When I finally left the internment camp I was extremely ill, with ulcers all over my legs and arms, and had severe malnutrition – weighing approximately 4 1/2 stone (63lbs). When the war ended I was on the first aeroplane out with some of the Australian nurses who had been sent out to Malaya; the aeroplane was a propeller-driven Dakota.
When I arrived back at Singapore I had to go into Hospital for treatment for two weeks to have vitamin injections, etc. Here I met my father again, and learned that he had come through OK even though he had been a prisoner in Changi Jail. It was a great shock to him to learn of the death of my mother.
Unfortunately the letters which we wrote to each other did not get through, and I had written of my mother’s death, and assumed, when I met him that he knew. This is yet another example of the brutality of the Japanese. As he wasn’t in the Army he wasn’t sent to Burma to work on the railway.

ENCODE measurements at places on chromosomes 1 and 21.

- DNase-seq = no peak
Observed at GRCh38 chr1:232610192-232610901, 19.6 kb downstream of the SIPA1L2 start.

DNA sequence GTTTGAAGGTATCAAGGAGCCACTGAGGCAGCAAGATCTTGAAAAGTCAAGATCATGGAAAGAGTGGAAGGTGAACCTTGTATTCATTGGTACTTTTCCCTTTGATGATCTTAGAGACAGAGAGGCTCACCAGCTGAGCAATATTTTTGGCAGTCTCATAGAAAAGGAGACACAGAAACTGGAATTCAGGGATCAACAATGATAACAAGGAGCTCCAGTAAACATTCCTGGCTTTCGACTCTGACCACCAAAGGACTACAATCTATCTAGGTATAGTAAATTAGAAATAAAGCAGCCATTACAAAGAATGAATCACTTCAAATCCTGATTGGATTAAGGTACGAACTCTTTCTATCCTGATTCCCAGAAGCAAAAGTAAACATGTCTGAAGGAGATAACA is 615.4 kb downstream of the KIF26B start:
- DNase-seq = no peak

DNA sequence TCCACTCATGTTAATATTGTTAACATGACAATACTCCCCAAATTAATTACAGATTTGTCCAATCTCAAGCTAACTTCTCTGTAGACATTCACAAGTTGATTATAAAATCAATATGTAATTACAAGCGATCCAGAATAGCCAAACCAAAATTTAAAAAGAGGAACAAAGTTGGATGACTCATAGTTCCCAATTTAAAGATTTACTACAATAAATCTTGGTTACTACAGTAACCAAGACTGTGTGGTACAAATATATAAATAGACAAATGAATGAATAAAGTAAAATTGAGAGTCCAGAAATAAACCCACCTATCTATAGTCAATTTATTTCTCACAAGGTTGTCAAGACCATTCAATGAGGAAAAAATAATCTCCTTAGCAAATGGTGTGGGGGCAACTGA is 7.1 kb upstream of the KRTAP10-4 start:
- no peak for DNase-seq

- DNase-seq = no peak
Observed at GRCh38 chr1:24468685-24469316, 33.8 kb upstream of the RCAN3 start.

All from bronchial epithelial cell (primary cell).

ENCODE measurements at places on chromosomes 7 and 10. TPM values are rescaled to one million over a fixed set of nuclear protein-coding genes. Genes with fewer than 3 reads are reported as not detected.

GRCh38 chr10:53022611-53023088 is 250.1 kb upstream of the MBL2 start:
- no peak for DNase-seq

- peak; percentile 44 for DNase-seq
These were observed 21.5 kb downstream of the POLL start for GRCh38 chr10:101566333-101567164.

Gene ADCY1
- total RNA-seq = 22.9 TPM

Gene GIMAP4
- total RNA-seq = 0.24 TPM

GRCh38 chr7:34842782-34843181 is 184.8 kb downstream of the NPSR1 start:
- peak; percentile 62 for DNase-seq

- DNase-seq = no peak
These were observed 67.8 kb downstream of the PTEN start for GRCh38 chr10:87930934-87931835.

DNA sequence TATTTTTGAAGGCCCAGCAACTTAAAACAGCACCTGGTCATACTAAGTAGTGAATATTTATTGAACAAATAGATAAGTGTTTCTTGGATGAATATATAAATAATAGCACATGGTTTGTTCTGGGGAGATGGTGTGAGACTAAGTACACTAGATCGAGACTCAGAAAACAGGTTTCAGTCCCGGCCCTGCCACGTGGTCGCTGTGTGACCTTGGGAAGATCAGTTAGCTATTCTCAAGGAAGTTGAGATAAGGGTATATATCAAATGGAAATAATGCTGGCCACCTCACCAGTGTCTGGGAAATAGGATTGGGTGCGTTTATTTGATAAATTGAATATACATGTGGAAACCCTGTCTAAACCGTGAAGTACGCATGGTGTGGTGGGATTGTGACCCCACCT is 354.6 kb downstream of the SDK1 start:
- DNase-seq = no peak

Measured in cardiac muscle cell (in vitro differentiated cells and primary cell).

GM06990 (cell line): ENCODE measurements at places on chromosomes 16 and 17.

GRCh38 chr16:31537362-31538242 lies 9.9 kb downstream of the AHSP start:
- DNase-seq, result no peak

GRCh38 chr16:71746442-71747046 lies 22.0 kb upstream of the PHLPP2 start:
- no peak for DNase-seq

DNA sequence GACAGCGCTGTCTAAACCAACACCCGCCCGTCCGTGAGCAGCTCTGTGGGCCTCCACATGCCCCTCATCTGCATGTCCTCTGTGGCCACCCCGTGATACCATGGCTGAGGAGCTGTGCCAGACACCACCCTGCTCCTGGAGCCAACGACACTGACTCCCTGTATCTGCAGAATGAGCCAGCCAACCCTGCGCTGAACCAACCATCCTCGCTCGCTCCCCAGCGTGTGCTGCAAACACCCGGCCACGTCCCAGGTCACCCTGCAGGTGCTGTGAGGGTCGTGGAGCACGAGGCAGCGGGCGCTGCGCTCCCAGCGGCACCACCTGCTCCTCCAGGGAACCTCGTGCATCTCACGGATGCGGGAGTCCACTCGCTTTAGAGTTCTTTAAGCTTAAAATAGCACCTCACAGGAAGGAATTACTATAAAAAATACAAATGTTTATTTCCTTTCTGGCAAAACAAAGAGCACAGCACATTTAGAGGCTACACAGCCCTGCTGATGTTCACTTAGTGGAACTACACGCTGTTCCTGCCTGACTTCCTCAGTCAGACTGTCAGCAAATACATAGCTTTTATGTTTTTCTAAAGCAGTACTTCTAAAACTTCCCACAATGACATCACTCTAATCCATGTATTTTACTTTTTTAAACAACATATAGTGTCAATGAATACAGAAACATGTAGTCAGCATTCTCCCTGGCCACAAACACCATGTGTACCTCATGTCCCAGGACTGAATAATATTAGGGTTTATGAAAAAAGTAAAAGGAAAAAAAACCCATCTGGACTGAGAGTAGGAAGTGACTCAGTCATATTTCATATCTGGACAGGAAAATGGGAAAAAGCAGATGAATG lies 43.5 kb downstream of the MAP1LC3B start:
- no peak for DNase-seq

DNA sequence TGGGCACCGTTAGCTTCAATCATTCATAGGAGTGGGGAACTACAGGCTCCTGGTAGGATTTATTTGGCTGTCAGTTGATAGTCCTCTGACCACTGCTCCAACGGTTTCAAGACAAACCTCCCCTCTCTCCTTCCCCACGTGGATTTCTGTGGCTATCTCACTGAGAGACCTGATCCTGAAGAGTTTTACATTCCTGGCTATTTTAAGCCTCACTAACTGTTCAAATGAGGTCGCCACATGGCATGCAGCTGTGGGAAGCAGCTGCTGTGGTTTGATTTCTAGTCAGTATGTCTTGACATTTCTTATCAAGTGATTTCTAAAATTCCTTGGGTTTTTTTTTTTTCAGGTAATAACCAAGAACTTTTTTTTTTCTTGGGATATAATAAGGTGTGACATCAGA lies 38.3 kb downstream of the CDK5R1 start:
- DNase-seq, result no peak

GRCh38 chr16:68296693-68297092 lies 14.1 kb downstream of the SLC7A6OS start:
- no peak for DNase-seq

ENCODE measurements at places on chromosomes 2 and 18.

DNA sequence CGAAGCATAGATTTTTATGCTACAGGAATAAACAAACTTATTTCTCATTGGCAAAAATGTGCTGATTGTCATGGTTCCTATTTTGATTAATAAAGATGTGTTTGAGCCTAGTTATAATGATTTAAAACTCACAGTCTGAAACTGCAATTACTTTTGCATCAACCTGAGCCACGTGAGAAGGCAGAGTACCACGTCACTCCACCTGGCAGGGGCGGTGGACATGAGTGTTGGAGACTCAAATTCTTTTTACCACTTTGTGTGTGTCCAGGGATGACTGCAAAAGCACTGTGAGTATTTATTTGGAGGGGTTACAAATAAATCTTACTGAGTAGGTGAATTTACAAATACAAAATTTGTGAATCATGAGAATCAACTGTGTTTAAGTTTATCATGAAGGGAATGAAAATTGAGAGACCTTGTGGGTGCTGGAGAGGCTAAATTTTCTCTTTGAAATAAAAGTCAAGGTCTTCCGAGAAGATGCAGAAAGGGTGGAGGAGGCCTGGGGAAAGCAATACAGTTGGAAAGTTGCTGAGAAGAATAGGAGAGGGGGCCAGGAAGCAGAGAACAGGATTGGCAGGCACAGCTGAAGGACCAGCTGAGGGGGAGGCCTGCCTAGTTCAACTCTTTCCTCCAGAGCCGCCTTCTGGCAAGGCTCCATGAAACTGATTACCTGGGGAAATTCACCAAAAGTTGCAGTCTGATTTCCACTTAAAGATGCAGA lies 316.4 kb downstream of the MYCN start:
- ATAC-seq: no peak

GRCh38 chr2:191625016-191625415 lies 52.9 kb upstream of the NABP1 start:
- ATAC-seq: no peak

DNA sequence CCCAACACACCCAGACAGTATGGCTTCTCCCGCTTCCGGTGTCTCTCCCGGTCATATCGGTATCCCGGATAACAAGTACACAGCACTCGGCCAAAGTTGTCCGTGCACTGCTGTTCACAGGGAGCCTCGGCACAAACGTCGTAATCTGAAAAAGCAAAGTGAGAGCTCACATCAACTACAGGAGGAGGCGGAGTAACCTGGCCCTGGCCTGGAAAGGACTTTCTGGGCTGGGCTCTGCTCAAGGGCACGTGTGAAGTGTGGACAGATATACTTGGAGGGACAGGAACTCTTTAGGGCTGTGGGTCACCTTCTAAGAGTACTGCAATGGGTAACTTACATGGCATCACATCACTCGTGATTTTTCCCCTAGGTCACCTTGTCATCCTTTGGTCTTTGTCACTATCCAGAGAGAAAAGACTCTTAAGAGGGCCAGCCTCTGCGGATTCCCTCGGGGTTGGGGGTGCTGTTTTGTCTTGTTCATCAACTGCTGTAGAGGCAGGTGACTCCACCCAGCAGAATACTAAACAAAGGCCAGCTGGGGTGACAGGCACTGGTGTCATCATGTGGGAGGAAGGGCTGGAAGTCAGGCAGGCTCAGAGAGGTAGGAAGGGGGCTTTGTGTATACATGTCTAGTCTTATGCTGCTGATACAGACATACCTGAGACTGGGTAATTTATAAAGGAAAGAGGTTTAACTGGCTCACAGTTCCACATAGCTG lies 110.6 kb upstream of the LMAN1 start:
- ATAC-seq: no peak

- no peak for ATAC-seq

My father and I decided to go back to Australia, and we left Singapore in September 1945 on a ship called the Highland Chieftain and came back to Sydney. This is where I stayed, but my father went back to Malaya to manage a Rubber Plant Estate. He viewed Estates and lived in Serembang in a bungalow until he died in 1973.
[While at Sydney the Thanes placed the following death notice in the Sydney Morning Herald on 16th October 1945 (p. 12): “Thane, nee Tarleton, April 20, 1945, the death of Phyllis Thane, nee Tarleton, of illness while interned by the Nipponese at Lubok Linggau, Sumatra, the dearly loved wife of C P Thane, Nilai, FMS and beloved mother of Colin and Pamela.”]
Sydney is where I met my husband who was a Merchant Navy Captain, and Commodore with Frank Strick and Co., of London, England. In peacetime their ships all went to the Persian Gulf. These ships carried troops during the war, and he came to Australia at the end of the war where he began loading wool for England. I married in Sydney in June 1946 and went back to England on his ship which was part cargo and part passenger – with up to twelve passengers on board.